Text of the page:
Pucker-up! Spring is here!
Last week, I wrote about how our bodies naturally crave the seasonal foods of spring. The first fruits and veggies in spring are astringent, bitter, sharp and refreshing. In our area of the Midwest things like rhubarb, nettles, chives, asparagus, radishes, spinach, peas, fiddleheads, and ramps come to mind.
It’s going to be a while before anything is ripe. I still have two feet of snow covering my garden. I’m resisting the urge to go shovel it off and start planting. It’s only March. Last year, if I remember correctly, it snowed in May.
I’m grateful we live in an era of mobility. We can buy almost any fruit or vegetables anytime we want it.
In the meantime, I naturally gravitate towards foods that have the flavors of spring and are already growing elsewhere like Florida and California.
There is one fruit that encompasses all the flavors of spring—astringent, bitter, sharp and refreshing—lemons.
Lemons can be used in many different ways. I keep a bowl on my kitchen counter and use them in all different kinds of recipes—from sweet to savory. Lemons make everything taste better.
For breakfast, I squeeze the juice into my smoothies or over fresh fruit. At lunchtime, I make quick salad dressing of vinegar, olive oil and lemon. At dinner time, Lemon bars, lemon quick bread, and lemon pavlovas find their way on my dessert plate.
Lemon pavlovas where one of the first things my dad taught me how to bake. We made them together every spring, and they were always our family’s Easter dessert.
These may seem complicated, but they are really easy to make. While the meringues are baking, make the lemon curd. Both the meringues and the curd keep well. Store the curd in the refrigerator and the meringue shells in an airtight container for up to a week.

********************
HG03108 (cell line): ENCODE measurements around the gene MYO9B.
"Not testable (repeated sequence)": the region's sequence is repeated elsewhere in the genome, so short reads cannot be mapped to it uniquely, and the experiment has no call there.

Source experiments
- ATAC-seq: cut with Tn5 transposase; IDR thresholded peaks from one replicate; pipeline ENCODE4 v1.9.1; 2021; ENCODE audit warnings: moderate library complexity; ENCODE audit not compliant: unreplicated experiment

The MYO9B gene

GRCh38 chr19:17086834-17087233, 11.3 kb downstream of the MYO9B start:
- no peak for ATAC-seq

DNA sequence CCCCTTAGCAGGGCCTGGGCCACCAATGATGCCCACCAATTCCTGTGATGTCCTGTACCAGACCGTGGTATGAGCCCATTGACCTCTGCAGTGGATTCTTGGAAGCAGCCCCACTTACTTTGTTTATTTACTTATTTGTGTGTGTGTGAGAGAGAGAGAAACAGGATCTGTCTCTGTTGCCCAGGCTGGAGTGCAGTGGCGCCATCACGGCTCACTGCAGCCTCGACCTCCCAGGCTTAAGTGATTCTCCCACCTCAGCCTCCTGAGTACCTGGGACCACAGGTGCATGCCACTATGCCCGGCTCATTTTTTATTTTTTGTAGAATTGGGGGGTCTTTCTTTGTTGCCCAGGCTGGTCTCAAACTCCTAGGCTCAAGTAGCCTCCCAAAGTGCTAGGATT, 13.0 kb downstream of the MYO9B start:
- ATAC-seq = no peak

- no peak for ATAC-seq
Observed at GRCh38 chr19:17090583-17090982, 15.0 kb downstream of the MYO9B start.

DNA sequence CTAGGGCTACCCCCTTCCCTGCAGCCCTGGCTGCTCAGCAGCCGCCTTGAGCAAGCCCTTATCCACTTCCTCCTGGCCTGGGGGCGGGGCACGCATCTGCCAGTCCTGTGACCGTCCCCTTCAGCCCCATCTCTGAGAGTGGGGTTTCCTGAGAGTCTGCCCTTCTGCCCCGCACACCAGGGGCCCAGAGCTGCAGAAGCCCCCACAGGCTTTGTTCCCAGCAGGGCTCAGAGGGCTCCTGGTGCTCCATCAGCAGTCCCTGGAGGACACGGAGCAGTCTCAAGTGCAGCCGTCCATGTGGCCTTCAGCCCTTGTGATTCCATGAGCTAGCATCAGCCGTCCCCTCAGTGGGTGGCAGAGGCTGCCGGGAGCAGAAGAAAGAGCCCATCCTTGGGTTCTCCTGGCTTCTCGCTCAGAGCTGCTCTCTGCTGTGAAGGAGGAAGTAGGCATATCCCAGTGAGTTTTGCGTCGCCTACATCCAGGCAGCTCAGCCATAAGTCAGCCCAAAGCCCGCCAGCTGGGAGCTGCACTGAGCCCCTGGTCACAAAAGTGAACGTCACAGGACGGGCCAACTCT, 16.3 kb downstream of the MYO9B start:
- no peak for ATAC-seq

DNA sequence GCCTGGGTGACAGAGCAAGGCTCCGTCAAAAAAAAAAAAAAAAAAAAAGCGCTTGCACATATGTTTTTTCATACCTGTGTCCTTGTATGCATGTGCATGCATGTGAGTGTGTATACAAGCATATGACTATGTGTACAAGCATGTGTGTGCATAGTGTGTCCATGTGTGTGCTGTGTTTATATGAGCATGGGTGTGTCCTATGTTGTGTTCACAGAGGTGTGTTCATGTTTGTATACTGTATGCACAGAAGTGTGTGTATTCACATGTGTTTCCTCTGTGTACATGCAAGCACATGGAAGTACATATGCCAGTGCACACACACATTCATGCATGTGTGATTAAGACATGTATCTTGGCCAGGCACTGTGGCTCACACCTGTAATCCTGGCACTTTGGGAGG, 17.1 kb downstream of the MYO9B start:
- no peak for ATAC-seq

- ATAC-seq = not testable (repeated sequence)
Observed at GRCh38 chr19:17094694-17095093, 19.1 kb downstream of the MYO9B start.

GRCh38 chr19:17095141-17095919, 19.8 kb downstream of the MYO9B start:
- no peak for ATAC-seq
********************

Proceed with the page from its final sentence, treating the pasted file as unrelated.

3 egg whites, room temperature
1/2 teaspoon almond extract
1/4 teaspoon cream of tartar
1 tsp corn starch
3/4 cup sugar
3/4 -1 cup of lemon curd**
2 cups whipped cream
1 pint of raspberries
Preheat oven to 275℉. Line a large baking sheet with parchment paper.
In a large mixing bowl, beat the egg whites, with a hand mixer until foamy. Add vanilla and cream of tartar on medium speed until soft peaks form. Gradually add sugar, 1-2 tablespoon at a time, on high until stiff peaks form.
With a large spoon, spoon about 1/2 cup of meringue into eight mounds on the parchment lined baking sheet. Shape into a 3-inch circle with a well in the center. Bake at 275° for 50 minutes until the meringue shells are very a very light golden brown and dry to the touch. Turn off oven and keep the door closed until the oven is cold. Remove meringues and store in an airtight container until ready to serve.
3 eggs, plus one yolk
3/4 cup sugar
1/2 fresh lemon juice
1 tablespoon lemon zest
4 tablespoons butter
In a large saucepan, over medium heat, whisk eggs, sugar and lemon zest. Slowly add the lemon Juice. Cook over medium-low and whisk until mixture is thickened. Add the butter and stir until combined. Pour into a glass bowl; cool. Cover and keep frigerated until ready to serve.
To assemble the pavlovas:
Blop a dollop of lemon curd in the center of each meringue shell and smooth out with the back of a spoon. Top with whipped cream, and raspberries (optional) for garnish. Serve immediately.